The CPCA field code searches ONLY for those documents with the searched for CPC code listed as an "Additional" class. CPCA ignores the "Inventive" classes listed on a document.
Querying the Hierarchy and the Plus ( + ) Switch
The CPC system is "naturally hierarchical" only to the Main Group. 95.5 percent of all classifications fall below the main group or deep "in the dots." In AcclaimIP, the entire CPC hierarchy can be queried. To query a two dot subclass, for example, and all its children classes with a single query, use the special + switch at the end of the class code you define.
Querying the Natural Hierarchy
If you enter a partial CPC class code, AcclaimIP assumes you want to query the hierarchy and includes all subclasses. For example, all these queries, up to the Main Group, are hierarchal queries.
- CPC:G --> This is a CPC Section. It is very broad (for example, G is "Physics" and H is "Electricity").
- CPC:G06 --> This is a Class. Certainly, it is slightly less broad than a CPC Section, but it is still quite broad (for example, G06 is "Computing; Calculating; Counting").
- CPC:G06F --> This is a Subclass. Here we start to focus in a bit, although the subclass classification is still fairly inclusive (for example, G06F is "Electrical Digital Data Processing").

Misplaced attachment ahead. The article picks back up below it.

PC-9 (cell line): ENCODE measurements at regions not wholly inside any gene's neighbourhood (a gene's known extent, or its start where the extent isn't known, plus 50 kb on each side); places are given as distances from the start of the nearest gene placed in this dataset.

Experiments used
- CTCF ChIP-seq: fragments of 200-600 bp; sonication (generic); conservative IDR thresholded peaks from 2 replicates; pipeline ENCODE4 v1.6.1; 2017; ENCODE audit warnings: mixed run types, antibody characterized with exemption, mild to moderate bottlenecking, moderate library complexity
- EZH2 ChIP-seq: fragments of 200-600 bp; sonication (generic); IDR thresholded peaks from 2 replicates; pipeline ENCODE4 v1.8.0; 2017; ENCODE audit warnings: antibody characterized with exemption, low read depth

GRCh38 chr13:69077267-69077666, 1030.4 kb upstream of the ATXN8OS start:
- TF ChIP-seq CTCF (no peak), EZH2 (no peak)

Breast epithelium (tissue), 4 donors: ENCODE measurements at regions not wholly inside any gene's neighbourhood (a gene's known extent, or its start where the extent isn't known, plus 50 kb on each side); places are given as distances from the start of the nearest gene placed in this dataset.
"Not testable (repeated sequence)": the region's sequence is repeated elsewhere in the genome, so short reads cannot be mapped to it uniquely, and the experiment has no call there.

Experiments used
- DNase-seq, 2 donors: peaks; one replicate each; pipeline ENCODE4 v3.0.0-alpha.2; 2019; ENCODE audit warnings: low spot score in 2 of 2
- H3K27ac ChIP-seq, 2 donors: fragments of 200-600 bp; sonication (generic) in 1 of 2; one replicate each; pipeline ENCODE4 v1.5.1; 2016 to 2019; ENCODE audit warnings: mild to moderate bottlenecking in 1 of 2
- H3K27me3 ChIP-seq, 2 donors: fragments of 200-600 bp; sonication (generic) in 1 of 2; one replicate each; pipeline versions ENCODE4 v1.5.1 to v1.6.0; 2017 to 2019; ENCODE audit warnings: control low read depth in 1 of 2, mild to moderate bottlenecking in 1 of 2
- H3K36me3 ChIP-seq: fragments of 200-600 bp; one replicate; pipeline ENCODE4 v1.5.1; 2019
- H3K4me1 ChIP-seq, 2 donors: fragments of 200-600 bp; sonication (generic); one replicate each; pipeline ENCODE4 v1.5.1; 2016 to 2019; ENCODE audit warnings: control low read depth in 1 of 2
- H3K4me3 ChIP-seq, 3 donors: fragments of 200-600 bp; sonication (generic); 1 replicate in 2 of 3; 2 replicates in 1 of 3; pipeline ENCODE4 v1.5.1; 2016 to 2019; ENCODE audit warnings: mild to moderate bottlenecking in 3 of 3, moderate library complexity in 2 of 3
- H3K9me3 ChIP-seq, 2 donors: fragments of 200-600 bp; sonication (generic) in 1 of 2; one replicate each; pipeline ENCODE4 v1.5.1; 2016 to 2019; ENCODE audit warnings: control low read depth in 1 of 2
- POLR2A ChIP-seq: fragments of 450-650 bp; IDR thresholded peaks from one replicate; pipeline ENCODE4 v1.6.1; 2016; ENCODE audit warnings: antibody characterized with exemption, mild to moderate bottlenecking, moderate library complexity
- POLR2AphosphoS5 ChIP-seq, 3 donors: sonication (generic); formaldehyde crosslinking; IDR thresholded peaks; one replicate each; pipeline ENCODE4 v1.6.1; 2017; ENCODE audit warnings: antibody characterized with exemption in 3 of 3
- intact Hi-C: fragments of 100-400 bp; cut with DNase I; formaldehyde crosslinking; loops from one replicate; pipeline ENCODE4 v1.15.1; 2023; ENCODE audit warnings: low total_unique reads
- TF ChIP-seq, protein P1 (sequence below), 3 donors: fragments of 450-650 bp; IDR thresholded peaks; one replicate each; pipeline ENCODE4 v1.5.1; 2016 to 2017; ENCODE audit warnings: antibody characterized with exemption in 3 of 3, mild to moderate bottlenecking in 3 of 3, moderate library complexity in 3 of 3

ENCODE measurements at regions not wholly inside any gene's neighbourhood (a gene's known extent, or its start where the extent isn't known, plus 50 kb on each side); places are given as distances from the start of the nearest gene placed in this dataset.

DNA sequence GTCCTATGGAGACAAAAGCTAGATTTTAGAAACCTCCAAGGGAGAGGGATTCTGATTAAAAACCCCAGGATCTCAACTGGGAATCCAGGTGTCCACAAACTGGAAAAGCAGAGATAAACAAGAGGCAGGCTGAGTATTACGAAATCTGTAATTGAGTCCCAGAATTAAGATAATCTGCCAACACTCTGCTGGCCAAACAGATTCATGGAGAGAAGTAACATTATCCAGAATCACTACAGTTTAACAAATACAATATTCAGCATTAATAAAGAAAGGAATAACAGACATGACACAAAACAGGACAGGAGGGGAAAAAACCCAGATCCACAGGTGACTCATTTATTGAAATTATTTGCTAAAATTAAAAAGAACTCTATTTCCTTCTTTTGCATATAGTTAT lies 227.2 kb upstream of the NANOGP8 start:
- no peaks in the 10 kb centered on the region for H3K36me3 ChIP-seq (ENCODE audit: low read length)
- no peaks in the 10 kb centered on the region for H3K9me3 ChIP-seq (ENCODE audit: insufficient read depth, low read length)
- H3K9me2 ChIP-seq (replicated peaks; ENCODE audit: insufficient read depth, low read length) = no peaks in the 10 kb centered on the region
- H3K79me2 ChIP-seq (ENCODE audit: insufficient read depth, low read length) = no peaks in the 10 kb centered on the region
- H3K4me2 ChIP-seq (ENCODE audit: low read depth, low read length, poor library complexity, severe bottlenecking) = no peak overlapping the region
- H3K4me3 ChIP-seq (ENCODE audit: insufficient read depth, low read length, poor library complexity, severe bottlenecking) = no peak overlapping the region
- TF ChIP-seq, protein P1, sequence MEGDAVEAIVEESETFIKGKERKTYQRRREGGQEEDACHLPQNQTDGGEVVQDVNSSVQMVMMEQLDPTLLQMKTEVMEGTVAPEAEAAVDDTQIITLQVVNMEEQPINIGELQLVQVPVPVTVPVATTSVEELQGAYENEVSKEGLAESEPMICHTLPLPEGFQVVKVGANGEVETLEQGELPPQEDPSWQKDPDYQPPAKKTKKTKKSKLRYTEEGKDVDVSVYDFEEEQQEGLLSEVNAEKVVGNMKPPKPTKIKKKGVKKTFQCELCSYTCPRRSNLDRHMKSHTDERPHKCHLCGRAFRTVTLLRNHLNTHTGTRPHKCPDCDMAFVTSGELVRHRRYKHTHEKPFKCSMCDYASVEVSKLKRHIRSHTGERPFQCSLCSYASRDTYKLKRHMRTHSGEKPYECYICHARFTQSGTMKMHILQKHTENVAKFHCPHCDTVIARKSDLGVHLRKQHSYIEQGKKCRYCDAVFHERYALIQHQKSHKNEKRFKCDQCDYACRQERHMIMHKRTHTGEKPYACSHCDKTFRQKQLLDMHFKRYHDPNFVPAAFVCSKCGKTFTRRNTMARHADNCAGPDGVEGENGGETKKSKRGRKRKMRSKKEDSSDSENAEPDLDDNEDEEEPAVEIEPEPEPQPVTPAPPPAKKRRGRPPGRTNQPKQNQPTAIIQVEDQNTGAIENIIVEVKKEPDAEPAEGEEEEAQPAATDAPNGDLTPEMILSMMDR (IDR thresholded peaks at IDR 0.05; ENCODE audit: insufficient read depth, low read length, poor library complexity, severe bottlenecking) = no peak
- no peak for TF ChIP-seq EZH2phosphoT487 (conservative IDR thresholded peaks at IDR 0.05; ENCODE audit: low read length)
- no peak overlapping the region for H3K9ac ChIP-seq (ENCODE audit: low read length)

- CPC:G06F3 --> This is a Main Group. At this level, the definitions are no longer as short, but can still be inclusive (for example, G06F3 is "Input arrangements for transferring data to be processed into a form capable of being handled by a computer; Output arrangements for transferring data from processing unit to output unit; e.g. interface arrangements").
You can see that at the Main Group level, most searches will not be narrow enough to isolate a single technology. In fact, there are 244,218 (~a quarter million) classes below the main group level in CPC.
Querying the Dot Hierarchy
You can append any class code at any level with a plus sign ( + ) and AcclaimIP will automatically return patents in its children subclasses as well.
- CPCI:G06F3/03+ --> Finds patents in the /03 subclass and all of its 45 children classes. This query returns thousands of US patents. At the time of this writing, it returns almost 50,000.
- CPCI:G06F3/03 --> Finds only patents in the /03 subclass. This query only returns a few hundred US Patents. At the time of this writing, it returns about 500 US patents. That's only about 1% of the above search with the (+).
The + switch works on CPC, CPCI and CPCA field codes (and IPCR, IPCRI and IPCRA field codes, too, if you are still using them).
Tip: Use the tooltips to read the class titles and determine at what level you want to query the hierarchy. For full CPC class titles and definitions there is a nice reference on the USPTO.gov site:
Booleans and CPC Queries
You can use Booleans to create complex CPC queries. One of my favorites is:
- CPCA:G06F3/03+ NOT CPCI:G06F3/03+ --> This finds patents and applications that are not inventively G06F3/03+, but rather cross reference these classes by way of an Additional classification. It is a good way to look for potential applications of a patented technology.
But, really, most any Boolean Operator works.